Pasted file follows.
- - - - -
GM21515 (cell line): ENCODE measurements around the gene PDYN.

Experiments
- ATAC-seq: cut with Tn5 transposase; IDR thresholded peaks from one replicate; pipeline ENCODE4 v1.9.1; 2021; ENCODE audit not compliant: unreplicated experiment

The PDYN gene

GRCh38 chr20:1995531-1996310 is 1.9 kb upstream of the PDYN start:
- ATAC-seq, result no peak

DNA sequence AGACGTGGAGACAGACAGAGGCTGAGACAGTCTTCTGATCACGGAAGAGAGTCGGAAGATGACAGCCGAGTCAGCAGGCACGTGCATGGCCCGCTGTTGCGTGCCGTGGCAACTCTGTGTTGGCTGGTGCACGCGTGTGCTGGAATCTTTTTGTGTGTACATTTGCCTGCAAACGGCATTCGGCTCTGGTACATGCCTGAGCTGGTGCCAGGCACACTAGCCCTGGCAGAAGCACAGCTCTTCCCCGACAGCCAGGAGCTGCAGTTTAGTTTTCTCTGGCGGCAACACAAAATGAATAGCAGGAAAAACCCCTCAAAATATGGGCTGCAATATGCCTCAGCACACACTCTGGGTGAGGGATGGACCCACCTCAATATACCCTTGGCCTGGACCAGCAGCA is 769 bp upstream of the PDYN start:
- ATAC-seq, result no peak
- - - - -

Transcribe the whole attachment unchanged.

GM21515 (cell line): ENCODE measurements around the gene PDYN.

Experiments
- ATAC-seq: cut with Tn5 transposase; IDR thresholded peaks from one replicate; pipeline ENCODE4 v1.9.1; 2021; ENCODE audit not compliant: unreplicated experiment

The PDYN gene

GRCh38 chr20:1995531-1996310 is 1.9 kb upstream of the PDYN start:
- ATAC-seq, result no peak

DNA sequence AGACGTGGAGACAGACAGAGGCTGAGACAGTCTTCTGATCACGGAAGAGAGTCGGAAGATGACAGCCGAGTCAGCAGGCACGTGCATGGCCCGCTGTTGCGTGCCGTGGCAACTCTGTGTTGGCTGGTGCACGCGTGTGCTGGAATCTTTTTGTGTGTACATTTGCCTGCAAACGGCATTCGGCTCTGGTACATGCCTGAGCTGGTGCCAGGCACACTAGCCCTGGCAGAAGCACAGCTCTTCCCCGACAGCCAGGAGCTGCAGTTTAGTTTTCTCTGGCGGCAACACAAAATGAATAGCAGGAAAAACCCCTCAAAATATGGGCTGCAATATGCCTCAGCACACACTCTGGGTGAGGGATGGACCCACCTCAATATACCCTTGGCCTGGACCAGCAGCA is 769 bp upstream of the PDYN start:
- ATAC-seq, result no peak